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Relationship between information technology functionalities and hospital-acquired injurious fall rates in US acute care hospitals

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DOI: 10.4236/ojn.2012.22016    3,397 Downloads   6,306 Views  

ABSTRACT

The purpose of this exploratory study was to determine health information technology functionalities in inpatient care units that were associated with reduced fall risk among adult patients aged 65 years or older in acute care hospitals in the United States. This study compared the differences in the hospital-acquired injurious fall rates for hospitals in California, Florida, and New York with and without fully implemented IT functionalities in their general medical and surgical inpatient units. It used publicly available 2007 datasets, the hospital was the unit of analysis, and teaching and non-teaching hospitals were analyzed separately. Hospital-acquired injurious falls were identified based on fall-related primary and secondary diagnoses and were flagged by the hospitals as not “present on admission” in the 2007 California, Florida, and New York State Inpatient Database data. The 4 health IT functionalities in general medical and surgical inpatient units were 1) electronic clinical documentation, 2) results viewing, 3) computerized provider order entry, and 4) decision support. The research question was What are the effective health IT functionalities in the general medical and surgical units for reducing fall risk among adult patients aged 65 years or older at their hospitals? Independent t tests were used. The results showed that no significant difference was found in the hospital-acquired injurious fall rates between hospitals with and without each of the 4 functionalities and between the teaching hospitals with and without each of the 4 functionalities. Significant differences were found in the injurious fall rates between non-teaching hospitals with and without electronic clinical documentation and result viewing. Future research may focus on assessing the clinicians’ use of the IT functionalities of electronic clinical documentation and results viewing, as well as the effect of the clinicians’ use patterns on patient outcomes.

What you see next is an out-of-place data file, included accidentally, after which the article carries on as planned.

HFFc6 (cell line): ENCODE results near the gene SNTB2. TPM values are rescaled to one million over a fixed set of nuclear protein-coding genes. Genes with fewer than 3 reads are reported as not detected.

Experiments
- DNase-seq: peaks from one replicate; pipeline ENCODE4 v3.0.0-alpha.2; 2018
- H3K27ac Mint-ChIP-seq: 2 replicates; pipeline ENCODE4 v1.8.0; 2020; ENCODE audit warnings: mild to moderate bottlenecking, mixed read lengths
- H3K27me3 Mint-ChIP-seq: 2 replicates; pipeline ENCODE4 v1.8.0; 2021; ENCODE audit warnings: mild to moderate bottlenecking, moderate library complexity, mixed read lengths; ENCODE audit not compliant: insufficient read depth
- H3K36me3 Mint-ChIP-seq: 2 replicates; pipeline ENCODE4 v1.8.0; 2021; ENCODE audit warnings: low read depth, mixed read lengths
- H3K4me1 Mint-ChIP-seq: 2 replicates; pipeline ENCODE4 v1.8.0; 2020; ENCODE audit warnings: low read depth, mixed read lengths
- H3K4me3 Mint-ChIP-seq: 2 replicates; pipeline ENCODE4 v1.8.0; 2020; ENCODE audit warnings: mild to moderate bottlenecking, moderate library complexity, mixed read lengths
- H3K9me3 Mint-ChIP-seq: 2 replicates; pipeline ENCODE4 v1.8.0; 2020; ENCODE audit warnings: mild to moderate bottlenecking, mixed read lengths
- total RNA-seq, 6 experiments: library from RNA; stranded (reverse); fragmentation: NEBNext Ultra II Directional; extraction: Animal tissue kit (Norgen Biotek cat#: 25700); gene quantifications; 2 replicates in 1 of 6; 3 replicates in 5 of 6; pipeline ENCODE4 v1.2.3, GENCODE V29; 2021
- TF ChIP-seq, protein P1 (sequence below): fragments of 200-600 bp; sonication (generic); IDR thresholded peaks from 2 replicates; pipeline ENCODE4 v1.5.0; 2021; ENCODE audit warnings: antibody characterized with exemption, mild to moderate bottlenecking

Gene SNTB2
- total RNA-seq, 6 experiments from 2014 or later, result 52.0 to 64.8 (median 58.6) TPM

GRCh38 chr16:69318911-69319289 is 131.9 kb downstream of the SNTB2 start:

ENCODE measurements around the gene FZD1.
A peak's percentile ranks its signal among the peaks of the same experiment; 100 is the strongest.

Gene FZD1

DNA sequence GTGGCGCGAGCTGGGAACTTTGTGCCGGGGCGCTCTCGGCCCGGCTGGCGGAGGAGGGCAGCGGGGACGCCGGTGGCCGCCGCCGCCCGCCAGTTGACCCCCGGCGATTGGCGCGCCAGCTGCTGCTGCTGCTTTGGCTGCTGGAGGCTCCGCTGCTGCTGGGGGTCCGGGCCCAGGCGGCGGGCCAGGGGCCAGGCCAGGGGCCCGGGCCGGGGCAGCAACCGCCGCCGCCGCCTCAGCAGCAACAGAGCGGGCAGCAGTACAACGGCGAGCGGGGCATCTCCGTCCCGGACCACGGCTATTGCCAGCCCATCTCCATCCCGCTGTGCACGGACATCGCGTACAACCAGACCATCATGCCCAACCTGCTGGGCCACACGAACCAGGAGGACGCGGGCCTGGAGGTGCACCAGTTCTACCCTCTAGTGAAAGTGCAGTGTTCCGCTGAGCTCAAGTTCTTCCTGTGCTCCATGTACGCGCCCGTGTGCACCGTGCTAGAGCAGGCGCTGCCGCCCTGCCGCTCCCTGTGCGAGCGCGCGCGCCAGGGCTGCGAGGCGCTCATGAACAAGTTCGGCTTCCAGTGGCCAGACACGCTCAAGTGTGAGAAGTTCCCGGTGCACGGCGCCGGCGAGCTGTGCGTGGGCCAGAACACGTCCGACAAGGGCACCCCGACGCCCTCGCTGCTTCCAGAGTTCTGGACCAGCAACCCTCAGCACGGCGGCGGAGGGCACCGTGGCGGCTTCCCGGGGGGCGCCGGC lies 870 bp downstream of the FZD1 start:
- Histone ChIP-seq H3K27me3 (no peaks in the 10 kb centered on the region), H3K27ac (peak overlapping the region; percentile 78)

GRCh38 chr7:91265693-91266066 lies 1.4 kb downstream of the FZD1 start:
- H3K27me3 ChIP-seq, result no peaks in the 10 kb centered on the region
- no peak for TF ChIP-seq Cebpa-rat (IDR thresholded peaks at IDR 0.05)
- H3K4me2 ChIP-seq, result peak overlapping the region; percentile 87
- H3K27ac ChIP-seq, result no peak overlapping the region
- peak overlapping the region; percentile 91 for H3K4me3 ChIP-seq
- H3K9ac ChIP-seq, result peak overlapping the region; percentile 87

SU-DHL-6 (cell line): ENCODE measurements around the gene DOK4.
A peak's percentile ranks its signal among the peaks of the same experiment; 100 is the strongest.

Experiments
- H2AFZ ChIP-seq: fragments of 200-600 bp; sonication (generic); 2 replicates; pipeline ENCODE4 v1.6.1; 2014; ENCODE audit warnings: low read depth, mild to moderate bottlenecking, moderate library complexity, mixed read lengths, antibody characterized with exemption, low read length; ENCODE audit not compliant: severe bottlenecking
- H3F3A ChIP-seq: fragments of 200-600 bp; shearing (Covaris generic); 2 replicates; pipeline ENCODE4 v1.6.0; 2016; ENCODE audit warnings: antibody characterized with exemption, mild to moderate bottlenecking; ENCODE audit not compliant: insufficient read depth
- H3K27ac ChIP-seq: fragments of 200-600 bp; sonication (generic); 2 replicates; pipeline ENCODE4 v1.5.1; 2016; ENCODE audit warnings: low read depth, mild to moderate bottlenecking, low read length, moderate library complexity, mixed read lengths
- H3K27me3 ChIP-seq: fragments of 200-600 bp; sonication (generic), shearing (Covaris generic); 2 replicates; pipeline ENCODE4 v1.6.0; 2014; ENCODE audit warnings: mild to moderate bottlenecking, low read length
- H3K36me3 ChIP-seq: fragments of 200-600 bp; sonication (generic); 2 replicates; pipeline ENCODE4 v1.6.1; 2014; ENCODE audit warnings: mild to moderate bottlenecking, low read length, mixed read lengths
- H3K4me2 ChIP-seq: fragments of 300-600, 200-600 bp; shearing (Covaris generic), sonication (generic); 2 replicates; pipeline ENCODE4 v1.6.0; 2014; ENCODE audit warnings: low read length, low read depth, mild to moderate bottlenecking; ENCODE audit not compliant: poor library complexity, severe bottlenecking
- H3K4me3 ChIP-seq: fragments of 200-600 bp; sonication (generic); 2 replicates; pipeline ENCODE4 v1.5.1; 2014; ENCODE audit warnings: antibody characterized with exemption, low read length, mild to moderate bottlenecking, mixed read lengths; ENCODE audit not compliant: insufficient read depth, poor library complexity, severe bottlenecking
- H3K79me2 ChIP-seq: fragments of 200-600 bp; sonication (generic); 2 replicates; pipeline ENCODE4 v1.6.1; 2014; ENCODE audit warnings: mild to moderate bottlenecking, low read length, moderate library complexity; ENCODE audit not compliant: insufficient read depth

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Tzeng, H. , Hu, H. , Yin, C. and Kang, Y. (2012) Relationship between information technology functionalities and hospital-acquired injurious fall rates in US acute care hospitals. Open Journal of Nursing, 2, 104-110. doi: 10.4236/ojn.2012.22016.

Conflicts of Interest

The authors declare no conflicts of interest.

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